Food and Drug Administration (FDA) regulations that could ban 99 percent of e-cigarette products and wreck industry innovation are a big win for tobacco companies.
That’s according to a Wells Fargo research note by senior analyst Bonnie Herzog. The FDA’s “deeming” rules published Thursday are the first major federal intervention into e-cigarette regulation.
One of the central points of the almost 500-page rule book is that all e-cigarette products released after Feb. 15, 2007, (predicate date) will have to go through the Pre-Market Tobacco Applications process (PMTA).
PMTA is ruinously expensive and can cost millions of dollars per product. By the FDA’s own admission, it will take more than 1,700 hours for an applicant to complete.
Since almost all vapor products on the market were released after February 2007, hardly any will avoid a PMTA and almost no businesses, with the exception of big tobacco companies, will be able to bear the regulatory burden.
According to the FDA’s own analysis, the costs of a PMTA are so high, approximately 99 percent of products on the market won’t even be put through the process.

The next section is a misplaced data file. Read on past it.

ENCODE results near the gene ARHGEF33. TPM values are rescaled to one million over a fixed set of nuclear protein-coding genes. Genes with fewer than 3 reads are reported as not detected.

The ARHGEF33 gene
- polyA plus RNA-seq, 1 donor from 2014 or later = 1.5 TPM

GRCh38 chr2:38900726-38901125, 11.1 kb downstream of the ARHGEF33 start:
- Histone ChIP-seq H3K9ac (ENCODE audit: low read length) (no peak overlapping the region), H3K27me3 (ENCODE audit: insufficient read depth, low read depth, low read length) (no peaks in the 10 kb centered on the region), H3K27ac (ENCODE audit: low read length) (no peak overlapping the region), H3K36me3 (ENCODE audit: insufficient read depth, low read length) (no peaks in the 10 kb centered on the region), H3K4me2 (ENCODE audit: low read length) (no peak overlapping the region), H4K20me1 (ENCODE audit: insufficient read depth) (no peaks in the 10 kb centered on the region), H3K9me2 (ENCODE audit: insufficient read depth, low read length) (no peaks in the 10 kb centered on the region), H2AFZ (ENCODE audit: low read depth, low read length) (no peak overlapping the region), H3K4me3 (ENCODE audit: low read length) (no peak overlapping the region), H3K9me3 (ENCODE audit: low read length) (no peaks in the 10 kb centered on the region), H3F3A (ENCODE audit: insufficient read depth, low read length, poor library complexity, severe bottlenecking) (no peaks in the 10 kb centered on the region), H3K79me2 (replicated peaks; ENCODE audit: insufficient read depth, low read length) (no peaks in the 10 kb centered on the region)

“Our main concern is that these final deeming regs could realistically stifle innovation, which could dramatically slow industry growth by disincentivizing consumer conversion from combustible cigs,” says Herzog.
“This would ultimately have a net negative impact on public health, which is clearly in direct opposition to the FDA’s goal.”
A 200-page report by the Royal College of Physicians published April 27 concluded e-cigarettes are 95 percent safer than regular cigarettes and should be endorsed as a tobacco harm-reduction tool.
“Although these regs could stifle innovation, we believe this could be a net positive for big tobacco given the strength of their core businesses and financial flexibility,” Herzog added.
In a previous note, Herzog said regulation of the e-cig/vapor industry would benefit tobacco companies by increasing and entrenching barriers to entry, leaving already established firms with a huge stake in the e-cigarette space.
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Cross-posted from The Daily Caller